8 Facts you need to know about Sole Trader Accounts

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8 Facts you need to know about Sole Trader Accounts

Sole Trader Accounts are quite popular among the business owners in UK. If you are thinking about opening a small scale business soon, then you must know about the sole trader account facts, which are especially meant for the self-employed individuals.

8 Facts you need to know about Sole Trader Accounts
Fact 1: Sole Traders are the driving force behind UK Economy

According to the stats, almost 3/4th of all the UK economy is driven by the self employed individuals. This means, that a significant amount of economy is generated from the sole traders, a.k.a self owned businesses. As a result, sole trader accounts are widely popular among the commoners who have an option to start up their business.

Fact 2: Opening a sole trader account is not difficult

Opening an expenditure account as a self employed individual is not at all difficult. Due to the ease in starting the account, more and more people find it easy to start a business. All one needs to do is register with HMRC. HMRC is a Helpline for the Newly Self-Employed, where one needs to provide the relevant information – personal and professional. One can even register online on the HMRC website.

Fact 3: Sole traders can further expand

Being a sole trader does not limit you; you can expand your business anytime you want. For this, you can convert your account for sole trader to limited company. As a sole trader you can also employ more people to work for you. However, upon expansion you must opt for a payroll scheme and collect the National Insurance Contributions as well as tax from your employees and submit it to HMRC.

Fact 4: You can be penalized if you don’t register

It is must for all the self-employed individuals to register with HMRC. The registration period lasts up to 3 months after starting the business. However, if you register later on, you will be fined. The fine usually is £100, but it can also be a higher amount. It is best to register for sole trader right away as the process of registering is extremely easy.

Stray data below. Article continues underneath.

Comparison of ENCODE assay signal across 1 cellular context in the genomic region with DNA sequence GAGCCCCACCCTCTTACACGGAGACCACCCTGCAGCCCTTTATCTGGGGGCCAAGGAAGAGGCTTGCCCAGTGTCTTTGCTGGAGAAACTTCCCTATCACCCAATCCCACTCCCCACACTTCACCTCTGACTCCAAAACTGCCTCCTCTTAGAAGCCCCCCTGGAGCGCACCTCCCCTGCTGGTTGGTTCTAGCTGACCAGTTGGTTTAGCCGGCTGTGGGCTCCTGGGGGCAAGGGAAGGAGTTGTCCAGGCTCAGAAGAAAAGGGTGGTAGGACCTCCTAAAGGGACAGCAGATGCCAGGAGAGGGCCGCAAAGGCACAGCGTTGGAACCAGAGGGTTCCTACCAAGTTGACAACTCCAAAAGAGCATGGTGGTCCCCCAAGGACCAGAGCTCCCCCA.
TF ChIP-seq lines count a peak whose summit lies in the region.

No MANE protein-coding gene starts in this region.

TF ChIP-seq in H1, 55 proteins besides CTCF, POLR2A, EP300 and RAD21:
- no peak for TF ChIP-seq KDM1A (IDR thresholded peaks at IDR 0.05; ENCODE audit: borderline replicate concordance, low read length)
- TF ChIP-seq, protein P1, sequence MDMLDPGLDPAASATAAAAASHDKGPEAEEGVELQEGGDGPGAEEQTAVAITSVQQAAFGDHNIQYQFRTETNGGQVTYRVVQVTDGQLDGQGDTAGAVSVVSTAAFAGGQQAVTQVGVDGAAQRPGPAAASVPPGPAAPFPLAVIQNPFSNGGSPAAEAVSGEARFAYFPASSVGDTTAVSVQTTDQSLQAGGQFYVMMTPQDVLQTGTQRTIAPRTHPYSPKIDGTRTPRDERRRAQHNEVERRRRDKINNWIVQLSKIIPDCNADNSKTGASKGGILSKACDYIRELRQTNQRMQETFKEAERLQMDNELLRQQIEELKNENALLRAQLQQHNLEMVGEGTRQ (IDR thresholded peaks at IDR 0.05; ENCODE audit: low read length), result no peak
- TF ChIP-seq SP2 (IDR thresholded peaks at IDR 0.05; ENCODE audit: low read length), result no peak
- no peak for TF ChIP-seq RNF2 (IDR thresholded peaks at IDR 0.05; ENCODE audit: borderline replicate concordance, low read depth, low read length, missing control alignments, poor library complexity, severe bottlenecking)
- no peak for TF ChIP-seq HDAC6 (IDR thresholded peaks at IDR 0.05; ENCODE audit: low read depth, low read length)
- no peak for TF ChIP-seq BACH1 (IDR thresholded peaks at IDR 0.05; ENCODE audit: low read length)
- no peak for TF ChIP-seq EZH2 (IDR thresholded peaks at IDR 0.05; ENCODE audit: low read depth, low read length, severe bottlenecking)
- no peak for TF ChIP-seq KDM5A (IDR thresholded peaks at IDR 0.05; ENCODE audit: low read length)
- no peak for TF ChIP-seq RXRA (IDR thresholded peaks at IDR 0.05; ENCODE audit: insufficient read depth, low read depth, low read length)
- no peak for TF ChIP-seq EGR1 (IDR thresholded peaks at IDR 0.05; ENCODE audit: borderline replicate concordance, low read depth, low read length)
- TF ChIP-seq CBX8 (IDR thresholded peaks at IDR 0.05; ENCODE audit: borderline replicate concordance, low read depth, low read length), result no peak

Fact 5: Sole trader accounts are cheap than a limited company

Setting up a self employed account costs negligible, in fact, it’s quite cheap when compared to a limited company account. It is a better option for individuals who seek to later on expand because the cost of sole trader account is nil. Whereas, a limited company finance account will cost more and will involve tax charges as well.

Fact 6: Being a sole trader is not always easy

Considering the fact that an individual is solely responsible for the business, it is possible for them to face some financial problems. Financial problems such as debts are the basic liabilities a self employed individual would face. For instance, a business owner could risk the personal savings and assets because the sole trade account is not considered as a separate finance account.

Fact 7: Self employed people need to pay the tax

As business owners, individuals are entitled to pay the tax based on the business profits they earn. At the end of the business year, they need to file for self assessment tax return, which they can do in person through paper forms or through the online HMRC account. Businesses which do really well also employ accountants in London to do the tax work which specifies the income and expenses (bills, receipt, invoices etc.) thoroughly.

Fact 8: Sole Traders control their business

‘Be your own boss’ is true for the sole traders as the individuals have complete authority and control over their business. They can run it as it seems suitable and make decisions without having to rely on others. Moreover, the entire business data is kept private and controlled by the owner only, which excludes any chances of data theft. However, it is evident that the business owners are also open to many financial risks.

You can see that there are several benefits and drawbacks of having sole trader accounts. However, every business is entitled to several risks but these risks don’t usually overpower the benefits provided by the financial account for sole traders.

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